Eco Nappies: Tried and tested

With my 2 eldest children I unashamedly used disposable nappies, with my prime concern being preventing leakages at all costs. Years later, a hell of a lot more environmentally conscious, I have looked for alternatives. When I think about how many plastic disposable nappies I sent to landfill I feel sick; they’ll be lingering around for many many MANY years to come; I’m talking 500 plus years for the traditional plastic nappies.

This time around I did some research and armed myself with some uber cute cloth nappies (both purchased and borrowed from kind friends). I did however have to be honest with myself; for the first couple of months of being a mum to a newborn again, cloth nappies wasn’t something I was up for straight away so I gave myself 3 months before using them. So for this 3 month period I needed something practical that was kinder to the planet and didn’t leave me feeling incredibly guilty.

Bamboo Eco disposable nappies were the answer for me; I know they are not a perfect solution given my desire to go zero waste on this one, but they are better than the alternative. I’ve tried a few so I thought I’d share my experience with them. Firstly, they’re not cheap; not even close to the old Huggies and Babylove but being environmentally conscious comes at a price, don’t we know it! I came across quite a few and thought trying them out would be the best way forward. When Maeve came along, we just got stuck in and tried Bambo, Luvme Pandas, Tooshies by Tom and Eco originals. Just to be clear, these are not 100% biodegradable but will definitely not linger around in landfill as long as their plastic counterparts.

Bambo: One of the more expensive options and made in a facility where most (95%) of all production waste gets recycled, impressive. Free from Nasty stuff, recyclable packaging, carries Nordic Eco Swan and FSC (Forest Stewardship council) labels. Now, I really loved these when Maeve was really new but considering they are made in Denmark, not so ‘eco’ friendly considering they need to be shipped to Oz. Nappies themselves are super soft for bubs bottoms, only had leaks through the night when Maeve grew a little. These can only be purchased online and for a premium. You’ll be looking at about $100 for 132 nappies. Look out, the size of the bulk boxes vary from supplier to supplier too, which caught me up.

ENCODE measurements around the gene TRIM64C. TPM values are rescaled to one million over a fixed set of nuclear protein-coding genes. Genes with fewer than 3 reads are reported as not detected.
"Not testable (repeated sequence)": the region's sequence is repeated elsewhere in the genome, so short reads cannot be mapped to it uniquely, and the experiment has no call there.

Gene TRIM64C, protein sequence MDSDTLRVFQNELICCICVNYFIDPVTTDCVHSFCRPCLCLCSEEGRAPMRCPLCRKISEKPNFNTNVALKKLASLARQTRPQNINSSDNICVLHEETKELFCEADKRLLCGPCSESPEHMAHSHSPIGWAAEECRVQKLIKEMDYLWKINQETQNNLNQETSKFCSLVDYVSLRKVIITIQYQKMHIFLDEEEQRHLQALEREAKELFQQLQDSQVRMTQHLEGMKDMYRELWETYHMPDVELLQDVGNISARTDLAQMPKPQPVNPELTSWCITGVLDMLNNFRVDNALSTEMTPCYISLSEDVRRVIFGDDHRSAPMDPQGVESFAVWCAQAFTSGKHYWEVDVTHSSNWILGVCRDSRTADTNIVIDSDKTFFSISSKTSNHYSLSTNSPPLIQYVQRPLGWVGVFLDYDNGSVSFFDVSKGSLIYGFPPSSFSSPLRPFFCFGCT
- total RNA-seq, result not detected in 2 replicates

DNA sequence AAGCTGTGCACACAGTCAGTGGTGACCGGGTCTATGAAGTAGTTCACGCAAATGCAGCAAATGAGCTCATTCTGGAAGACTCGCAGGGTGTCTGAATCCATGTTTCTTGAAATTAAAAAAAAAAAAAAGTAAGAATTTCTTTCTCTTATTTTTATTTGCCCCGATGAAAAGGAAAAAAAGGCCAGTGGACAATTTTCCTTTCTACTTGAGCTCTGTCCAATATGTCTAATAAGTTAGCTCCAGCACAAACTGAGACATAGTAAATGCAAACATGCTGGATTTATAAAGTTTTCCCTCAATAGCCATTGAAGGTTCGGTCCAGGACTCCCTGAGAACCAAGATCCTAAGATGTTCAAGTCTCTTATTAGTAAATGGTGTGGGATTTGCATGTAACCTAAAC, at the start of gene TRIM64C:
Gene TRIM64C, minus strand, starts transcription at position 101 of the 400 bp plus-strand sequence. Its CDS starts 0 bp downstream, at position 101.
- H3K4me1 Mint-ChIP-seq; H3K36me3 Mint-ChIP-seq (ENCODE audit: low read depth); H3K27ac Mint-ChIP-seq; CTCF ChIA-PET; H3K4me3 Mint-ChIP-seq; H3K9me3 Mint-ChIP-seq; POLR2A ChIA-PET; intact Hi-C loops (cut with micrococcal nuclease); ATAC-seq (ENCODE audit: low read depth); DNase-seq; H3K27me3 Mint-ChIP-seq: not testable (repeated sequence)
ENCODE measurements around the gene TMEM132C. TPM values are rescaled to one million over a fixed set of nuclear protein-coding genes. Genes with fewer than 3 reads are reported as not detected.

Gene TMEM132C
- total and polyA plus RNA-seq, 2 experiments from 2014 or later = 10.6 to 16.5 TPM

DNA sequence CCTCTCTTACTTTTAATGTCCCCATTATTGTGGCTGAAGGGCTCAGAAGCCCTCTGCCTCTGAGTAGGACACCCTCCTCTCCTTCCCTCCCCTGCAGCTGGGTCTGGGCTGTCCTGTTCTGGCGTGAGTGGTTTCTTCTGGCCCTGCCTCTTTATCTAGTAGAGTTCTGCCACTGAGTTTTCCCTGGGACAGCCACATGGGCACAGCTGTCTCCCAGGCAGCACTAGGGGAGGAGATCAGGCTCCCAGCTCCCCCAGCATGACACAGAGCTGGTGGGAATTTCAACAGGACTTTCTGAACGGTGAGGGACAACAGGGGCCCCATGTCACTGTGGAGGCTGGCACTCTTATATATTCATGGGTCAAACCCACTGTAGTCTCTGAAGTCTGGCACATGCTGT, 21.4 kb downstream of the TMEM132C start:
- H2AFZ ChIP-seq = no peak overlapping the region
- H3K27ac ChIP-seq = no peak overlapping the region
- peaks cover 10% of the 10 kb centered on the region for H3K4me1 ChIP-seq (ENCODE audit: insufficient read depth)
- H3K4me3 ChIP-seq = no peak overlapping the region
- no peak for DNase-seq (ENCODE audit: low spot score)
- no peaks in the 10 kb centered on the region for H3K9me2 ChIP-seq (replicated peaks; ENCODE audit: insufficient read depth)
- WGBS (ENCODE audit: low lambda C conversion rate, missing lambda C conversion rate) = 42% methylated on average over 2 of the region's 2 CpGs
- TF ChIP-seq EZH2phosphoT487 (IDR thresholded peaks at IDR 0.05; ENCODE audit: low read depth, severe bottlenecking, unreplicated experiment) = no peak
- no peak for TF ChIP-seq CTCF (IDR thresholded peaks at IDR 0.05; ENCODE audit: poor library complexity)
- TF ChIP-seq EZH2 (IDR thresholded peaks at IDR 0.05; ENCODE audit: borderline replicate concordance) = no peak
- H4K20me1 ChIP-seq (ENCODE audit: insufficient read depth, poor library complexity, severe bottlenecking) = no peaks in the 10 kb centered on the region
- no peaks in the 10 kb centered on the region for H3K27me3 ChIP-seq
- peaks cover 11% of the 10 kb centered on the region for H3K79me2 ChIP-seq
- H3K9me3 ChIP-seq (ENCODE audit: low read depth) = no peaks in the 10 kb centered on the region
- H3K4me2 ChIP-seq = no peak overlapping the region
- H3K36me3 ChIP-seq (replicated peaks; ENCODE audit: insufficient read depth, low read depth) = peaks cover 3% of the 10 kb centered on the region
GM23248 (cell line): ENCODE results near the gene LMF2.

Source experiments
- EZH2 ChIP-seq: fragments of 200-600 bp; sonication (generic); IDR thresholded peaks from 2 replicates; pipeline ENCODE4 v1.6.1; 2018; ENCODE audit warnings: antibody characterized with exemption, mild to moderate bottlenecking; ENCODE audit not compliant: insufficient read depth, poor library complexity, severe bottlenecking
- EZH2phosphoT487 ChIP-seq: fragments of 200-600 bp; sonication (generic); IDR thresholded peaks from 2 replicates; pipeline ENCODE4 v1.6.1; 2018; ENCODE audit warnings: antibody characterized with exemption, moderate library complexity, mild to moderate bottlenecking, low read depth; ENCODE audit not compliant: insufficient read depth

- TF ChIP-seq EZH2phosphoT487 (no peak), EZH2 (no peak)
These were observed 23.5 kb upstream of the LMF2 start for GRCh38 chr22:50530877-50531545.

Tooshie by Tom: So these organic bamboo nappies are freely available at many supermarkets and chemists. Much more economical than the others coming in at around $20 for 50 nappies. They feel really soft, seem to have relatively good absorbancy but they don’t seem to draw the moisture away from your bubs skin as well as some of the others. One downfall of these, and this happened on more than one occasion, is that some of the adhesive used ended up sticking to Maeves skin, was not cool impressed; needless to say after the 2nd time we stop using them. There is also no indicator on the nappy to show if it is wet. I have read some other reviews highlighting that the new nappy design (currently available) is not as good as the last.

Luvme Pandas: These are my equal favourites. Not exactly cheap but better than Bambo, coming in at around $50 for a box of 80 these supersoft bamboo nappies are a winner. We haven’t had any leaks with these and single nappy can see us through a whole night some nights. Made from 80% plant-based biodegradable materials, free from any nasty stuff and take between 90-120 days to biodegrade (depending on the conditions). Another brand that can only be purchased online but is Australian owned and operated. They manufacture in off-grid facility that uses 100% renewable energy and aim for 0% trade waste.

Ecooriginals: These are also great and are on par for me with the Luvme Pandas but a little more expensive at around $118 for 120 nappies, slightly cheaper if you subscribe to frequent deliveries. Founded in Byron Bay and manufactured in an off-grid facility in New Zealand, this female dominated company are committed to sustainability by planting trees, being plastic neutral and undertake carbon offset projects. The nappies are super soft and highly absorbent, 90% biodegradable and definitely worth the purchase.

In terms of wipes, we have trialed the Wotnot biodegradable baby wipes which are fantastic, although a little pricey and the Luveme Eco plant baby biodegradable wipes which are much more affordable and also very good, albeit much thinner and smaller. I prefer the Wotnot wipes as they are a thicker wipe but the Luvme are much better value. Of course, when it came to a sore bottom and even in redness in those chunky leg creases, our Soothe It Balm is the perfect tox free, baby friendly balm option, check it out here.

Just thought I’d share my experience. I have only a few left before switching to cloth nappies, will share what I find in that arena too.

 


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